Mobility in the age of COVID-19
In this Mobility chapter of the Innovation Brief on post-pandemic places we look at the services and infrastructure by which people and goods move to, from and around a place – and how COVID-19 has impacted what’s on the horizon.
Transport is now the UK’s largest source of greenhouse gases, accounting for 27% of domestic emissions. Cutting congestion and emissions remain a significant challenge as the UK aims for net zero by 2050. The need for physical distancing post-lockdown brings into question how, and how much, we travel. And this new situation as a whole creates fresh opportunities for innovation.
In this article we will focus on three main areas:
- Right now – the current situation and the emergency response within transport services during lockdown.
- What next? – the transitional restart for the mobility sector in the post-lockdown, pre-vaccine period.
- Beyond recovery – a look further into the future ahead for this industry.
Horizon 1 – Right Now
Immediate market impacts and shifts from the outbreak – and the possibilities they signal
The fear of public transport and the rise of Electric Vehicles (EVs)
Data from Chinese cities shows a flight from public transport to private vehicles as lockdowns ease and people, seeking to maintain social distancing and reduce their exposure to risk, are turning away from public transport. This is not good news for cities trying to lower their carbon emissions, reduce congestion and improve air quality.
However, the significant drop in air pollution across the UK following the nationwide lockdown is making people rethink their transport choices. 45% of people surveyed by Venson Automotive Solutions agreed that the vast improvement in air quality since lockdown has made them consider owning an EV. Another 17% said it had confirmed their decision to buy an electric car.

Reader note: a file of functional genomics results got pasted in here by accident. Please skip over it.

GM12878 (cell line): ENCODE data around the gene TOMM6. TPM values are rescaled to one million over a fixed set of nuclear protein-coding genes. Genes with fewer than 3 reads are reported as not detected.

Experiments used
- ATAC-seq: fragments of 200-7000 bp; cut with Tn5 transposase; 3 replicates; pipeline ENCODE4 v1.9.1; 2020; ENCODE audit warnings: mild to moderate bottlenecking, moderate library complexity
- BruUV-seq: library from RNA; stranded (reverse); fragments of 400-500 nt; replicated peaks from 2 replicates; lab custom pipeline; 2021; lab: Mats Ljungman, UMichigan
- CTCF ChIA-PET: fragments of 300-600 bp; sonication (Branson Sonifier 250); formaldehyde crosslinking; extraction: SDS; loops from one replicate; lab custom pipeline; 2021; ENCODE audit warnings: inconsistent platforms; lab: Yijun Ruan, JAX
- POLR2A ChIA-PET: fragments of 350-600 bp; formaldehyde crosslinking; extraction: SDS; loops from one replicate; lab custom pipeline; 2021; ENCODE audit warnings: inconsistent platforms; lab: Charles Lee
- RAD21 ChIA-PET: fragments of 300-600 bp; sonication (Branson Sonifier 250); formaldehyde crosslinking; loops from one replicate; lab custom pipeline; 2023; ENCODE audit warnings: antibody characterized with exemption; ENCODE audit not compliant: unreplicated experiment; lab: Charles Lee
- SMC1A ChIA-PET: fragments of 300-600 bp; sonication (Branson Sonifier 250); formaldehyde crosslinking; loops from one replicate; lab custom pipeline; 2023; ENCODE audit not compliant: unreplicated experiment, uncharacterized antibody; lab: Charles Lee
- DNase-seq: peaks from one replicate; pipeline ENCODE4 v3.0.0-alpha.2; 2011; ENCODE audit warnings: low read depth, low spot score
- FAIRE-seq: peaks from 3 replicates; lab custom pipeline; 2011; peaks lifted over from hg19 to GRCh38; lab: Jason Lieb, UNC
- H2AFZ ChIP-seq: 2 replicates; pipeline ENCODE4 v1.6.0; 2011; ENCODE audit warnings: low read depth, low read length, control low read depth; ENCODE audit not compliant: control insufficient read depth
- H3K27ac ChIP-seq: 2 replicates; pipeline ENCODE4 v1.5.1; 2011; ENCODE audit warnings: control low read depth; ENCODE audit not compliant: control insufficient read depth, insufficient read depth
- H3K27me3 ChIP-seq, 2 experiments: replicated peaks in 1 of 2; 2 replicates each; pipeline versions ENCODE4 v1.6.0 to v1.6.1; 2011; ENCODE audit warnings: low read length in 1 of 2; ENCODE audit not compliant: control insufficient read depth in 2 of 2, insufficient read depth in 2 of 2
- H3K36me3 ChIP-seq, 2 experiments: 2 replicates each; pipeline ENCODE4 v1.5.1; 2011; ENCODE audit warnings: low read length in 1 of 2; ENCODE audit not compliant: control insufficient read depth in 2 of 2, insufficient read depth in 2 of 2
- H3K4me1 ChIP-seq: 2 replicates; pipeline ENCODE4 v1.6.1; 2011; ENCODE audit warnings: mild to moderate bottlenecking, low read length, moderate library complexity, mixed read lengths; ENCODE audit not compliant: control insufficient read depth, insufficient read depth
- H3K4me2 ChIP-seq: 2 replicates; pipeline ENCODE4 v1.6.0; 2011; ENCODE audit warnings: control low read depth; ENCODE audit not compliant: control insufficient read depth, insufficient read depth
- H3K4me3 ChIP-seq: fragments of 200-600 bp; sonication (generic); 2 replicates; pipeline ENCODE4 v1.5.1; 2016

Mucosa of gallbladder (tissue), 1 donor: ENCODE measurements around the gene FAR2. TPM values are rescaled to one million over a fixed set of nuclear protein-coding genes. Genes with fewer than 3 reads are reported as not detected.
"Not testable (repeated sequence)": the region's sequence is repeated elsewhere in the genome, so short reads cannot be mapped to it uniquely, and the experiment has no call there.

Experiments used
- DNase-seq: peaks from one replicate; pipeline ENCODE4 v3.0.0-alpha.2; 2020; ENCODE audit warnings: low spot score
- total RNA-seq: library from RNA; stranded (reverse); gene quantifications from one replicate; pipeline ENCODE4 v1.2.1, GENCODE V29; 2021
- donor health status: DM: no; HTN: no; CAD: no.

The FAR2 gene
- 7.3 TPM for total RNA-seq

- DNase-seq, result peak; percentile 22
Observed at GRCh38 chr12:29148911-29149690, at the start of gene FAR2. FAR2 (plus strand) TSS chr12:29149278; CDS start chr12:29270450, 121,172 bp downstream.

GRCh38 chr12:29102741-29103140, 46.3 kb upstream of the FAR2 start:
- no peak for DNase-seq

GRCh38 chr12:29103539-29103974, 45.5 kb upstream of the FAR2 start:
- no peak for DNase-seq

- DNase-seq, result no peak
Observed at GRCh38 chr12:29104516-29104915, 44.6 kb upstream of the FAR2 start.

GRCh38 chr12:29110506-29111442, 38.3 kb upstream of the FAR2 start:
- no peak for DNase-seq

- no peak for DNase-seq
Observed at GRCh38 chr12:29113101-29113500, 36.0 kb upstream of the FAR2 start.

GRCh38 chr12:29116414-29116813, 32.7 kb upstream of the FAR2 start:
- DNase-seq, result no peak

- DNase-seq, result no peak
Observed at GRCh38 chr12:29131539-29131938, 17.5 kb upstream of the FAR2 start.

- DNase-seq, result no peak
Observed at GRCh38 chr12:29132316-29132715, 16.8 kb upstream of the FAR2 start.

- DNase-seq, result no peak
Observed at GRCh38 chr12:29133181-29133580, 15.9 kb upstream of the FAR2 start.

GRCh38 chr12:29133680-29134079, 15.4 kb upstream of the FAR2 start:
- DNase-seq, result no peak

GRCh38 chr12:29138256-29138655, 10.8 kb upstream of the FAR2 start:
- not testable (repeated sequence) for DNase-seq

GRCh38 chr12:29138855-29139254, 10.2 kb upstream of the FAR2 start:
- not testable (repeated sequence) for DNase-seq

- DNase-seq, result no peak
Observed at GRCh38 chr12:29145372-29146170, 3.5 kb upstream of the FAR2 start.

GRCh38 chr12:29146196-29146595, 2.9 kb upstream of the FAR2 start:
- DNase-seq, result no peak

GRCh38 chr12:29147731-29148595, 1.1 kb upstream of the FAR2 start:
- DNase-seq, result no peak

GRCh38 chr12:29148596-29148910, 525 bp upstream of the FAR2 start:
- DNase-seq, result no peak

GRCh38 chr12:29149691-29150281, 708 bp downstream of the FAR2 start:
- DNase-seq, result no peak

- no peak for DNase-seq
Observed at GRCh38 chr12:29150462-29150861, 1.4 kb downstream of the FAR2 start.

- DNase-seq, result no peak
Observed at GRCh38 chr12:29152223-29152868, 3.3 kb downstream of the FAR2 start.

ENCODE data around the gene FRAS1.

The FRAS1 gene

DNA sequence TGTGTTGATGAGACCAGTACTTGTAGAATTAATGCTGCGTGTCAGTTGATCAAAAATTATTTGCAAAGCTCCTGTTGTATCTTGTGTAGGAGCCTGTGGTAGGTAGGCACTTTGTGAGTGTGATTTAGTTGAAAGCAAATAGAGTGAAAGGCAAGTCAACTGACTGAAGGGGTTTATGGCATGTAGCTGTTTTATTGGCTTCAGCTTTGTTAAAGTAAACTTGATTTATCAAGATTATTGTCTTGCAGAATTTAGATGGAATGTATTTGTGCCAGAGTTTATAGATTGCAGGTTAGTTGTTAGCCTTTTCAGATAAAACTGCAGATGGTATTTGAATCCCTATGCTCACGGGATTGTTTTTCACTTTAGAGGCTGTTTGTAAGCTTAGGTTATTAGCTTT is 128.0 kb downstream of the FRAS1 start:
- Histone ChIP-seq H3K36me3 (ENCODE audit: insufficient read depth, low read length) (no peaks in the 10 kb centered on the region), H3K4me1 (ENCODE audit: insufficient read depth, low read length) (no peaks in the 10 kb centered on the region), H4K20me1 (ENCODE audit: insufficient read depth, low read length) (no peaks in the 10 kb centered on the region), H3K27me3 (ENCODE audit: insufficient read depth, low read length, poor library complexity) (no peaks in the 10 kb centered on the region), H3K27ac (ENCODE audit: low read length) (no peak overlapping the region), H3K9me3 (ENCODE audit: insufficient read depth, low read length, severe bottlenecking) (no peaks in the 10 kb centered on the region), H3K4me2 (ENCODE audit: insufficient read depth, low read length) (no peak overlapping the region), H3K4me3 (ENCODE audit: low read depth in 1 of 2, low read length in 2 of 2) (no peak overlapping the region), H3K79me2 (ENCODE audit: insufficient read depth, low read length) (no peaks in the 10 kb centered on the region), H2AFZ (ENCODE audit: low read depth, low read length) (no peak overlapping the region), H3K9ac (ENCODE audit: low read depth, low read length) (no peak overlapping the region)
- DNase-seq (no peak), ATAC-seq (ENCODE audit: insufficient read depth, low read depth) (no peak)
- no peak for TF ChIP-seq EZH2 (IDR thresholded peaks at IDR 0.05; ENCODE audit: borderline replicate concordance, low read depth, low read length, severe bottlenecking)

All of which suggests a significantly greater market readiness to shift towards greener electric vehicles when sales pick up again.
Active transport and micro-mobility seize the moment
As the use of public transport dips, cities around the world have an unprecedented opportunity to test new, if temporary, active transport (walking and cycling, for example) infrastructure. Multiple cities worldwide – including Milan, Brussels, London, Sydney, and Boston – have temporarily closed several streets to cars and expanded their cycling and walking space. A nationwide scheme in France is encouraging people to take up cycling over driving once lockdown restrictions end through a £17m scheme (€20 million, $21.7m) offering everyone free bike repairs.
We are seeing a surge of interest in micro-mobility; small, lightweight devices operating at speeds typically below 25 km/h and for trips up to 10km. For example, bicycles, e-bikes and e-scooters. These offer socially distant, low emission, affordable and convenient transport without taking up too much road space.
“An unprecedented demand for active modes of mobility is growing in our cities due to COVID-19.” George Johnston, CEO & Founder, Tech City Ventures